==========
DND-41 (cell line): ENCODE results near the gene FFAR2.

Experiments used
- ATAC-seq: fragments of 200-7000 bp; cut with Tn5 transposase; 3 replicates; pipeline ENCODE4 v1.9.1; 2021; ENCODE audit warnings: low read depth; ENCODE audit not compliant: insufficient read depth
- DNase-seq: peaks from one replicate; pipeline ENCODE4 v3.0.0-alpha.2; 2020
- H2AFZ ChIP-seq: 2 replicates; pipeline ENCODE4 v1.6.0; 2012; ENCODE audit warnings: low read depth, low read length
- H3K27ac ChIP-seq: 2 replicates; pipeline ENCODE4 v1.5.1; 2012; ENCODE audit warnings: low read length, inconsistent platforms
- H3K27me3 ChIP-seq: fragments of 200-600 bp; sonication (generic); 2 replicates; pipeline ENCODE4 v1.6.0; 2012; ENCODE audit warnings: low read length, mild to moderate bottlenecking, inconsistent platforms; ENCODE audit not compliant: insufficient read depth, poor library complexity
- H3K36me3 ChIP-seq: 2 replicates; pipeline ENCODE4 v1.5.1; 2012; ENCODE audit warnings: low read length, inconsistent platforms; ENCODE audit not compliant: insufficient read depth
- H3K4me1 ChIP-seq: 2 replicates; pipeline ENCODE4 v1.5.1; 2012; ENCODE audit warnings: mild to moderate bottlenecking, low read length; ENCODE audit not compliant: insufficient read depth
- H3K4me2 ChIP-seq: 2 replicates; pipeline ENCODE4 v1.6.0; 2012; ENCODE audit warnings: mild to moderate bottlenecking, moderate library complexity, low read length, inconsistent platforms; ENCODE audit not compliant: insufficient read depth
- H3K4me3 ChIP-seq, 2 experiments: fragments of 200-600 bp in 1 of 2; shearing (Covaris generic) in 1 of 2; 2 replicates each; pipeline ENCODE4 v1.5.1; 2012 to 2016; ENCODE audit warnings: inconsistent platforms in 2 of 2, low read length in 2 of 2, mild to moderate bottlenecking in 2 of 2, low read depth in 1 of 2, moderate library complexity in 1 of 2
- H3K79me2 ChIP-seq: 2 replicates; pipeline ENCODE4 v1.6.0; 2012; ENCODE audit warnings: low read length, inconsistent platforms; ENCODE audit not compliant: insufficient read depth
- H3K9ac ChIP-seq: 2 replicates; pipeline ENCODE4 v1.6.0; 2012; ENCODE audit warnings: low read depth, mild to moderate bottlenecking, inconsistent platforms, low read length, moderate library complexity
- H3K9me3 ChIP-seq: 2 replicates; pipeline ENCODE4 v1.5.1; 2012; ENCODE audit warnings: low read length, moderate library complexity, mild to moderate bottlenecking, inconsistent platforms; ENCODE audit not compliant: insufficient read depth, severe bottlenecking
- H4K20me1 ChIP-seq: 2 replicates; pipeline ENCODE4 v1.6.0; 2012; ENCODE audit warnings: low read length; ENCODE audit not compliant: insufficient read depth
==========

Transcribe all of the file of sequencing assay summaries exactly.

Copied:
DND-41 (cell line): ENCODE results near the gene FFAR2.

Experiments used
- ATAC-seq: fragments of 200-7000 bp; cut with Tn5 transposase; 3 replicates; pipeline ENCODE4 v1.9.1; 2021; ENCODE audit warnings: low read depth; ENCODE audit not compliant: insufficient read depth
- DNase-seq: peaks from one replicate; pipeline ENCODE4 v3.0.0-alpha.2; 2020
- H2AFZ ChIP-seq: 2 replicates; pipeline ENCODE4 v1.6.0; 2012; ENCODE audit warnings: low read depth, low read length
- H3K27ac ChIP-seq: 2 replicates; pipeline ENCODE4 v1.5.1; 2012; ENCODE audit warnings: low read length, inconsistent platforms
- H3K27me3 ChIP-seq: fragments of 200-600 bp; sonication (generic); 2 replicates; pipeline ENCODE4 v1.6.0; 2012; ENCODE audit warnings: low read length, mild to moderate bottlenecking, inconsistent platforms; ENCODE audit not compliant: insufficient read depth, poor library complexity
- H3K36me3 ChIP-seq: 2 replicates; pipeline ENCODE4 v1.5.1; 2012; ENCODE audit warnings: low read length, inconsistent platforms; ENCODE audit not compliant: insufficient read depth
- H3K4me1 ChIP-seq: 2 replicates; pipeline ENCODE4 v1.5.1; 2012; ENCODE audit warnings: mild to moderate bottlenecking, low read length; ENCODE audit not compliant: insufficient read depth
- H3K4me2 ChIP-seq: 2 replicates; pipeline ENCODE4 v1.6.0; 2012; ENCODE audit warnings: mild to moderate bottlenecking, moderate library complexity, low read length, inconsistent platforms; ENCODE audit not compliant: insufficient read depth
- H3K4me3 ChIP-seq, 2 experiments: fragments of 200-600 bp in 1 of 2; shearing (Covaris generic) in 1 of 2; 2 replicates each; pipeline ENCODE4 v1.5.1; 2012 to 2016; ENCODE audit warnings: inconsistent platforms in 2 of 2, low read length in 2 of 2, mild to moderate bottlenecking in 2 of 2, low read depth in 1 of 2, moderate library complexity in 1 of 2
- H3K79me2 ChIP-seq: 2 replicates; pipeline ENCODE4 v1.6.0; 2012; ENCODE audit warnings: low read length, inconsistent platforms; ENCODE audit not compliant: insufficient read depth
- H3K9ac ChIP-seq: 2 replicates; pipeline ENCODE4 v1.6.0; 2012; ENCODE audit warnings: low read depth, mild to moderate bottlenecking, inconsistent platforms, low read length, moderate library complexity
- H3K9me3 ChIP-seq: 2 replicates; pipeline ENCODE4 v1.5.1; 2012; ENCODE audit warnings: low read length, moderate library complexity, mild to moderate bottlenecking, inconsistent platforms; ENCODE audit not compliant: insufficient read depth, severe bottlenecking
- H4K20me1 ChIP-seq: 2 replicates; pipeline ENCODE4 v1.6.0; 2012; ENCODE audit warnings: low read length; ENCODE audit not compliant: insufficient read depth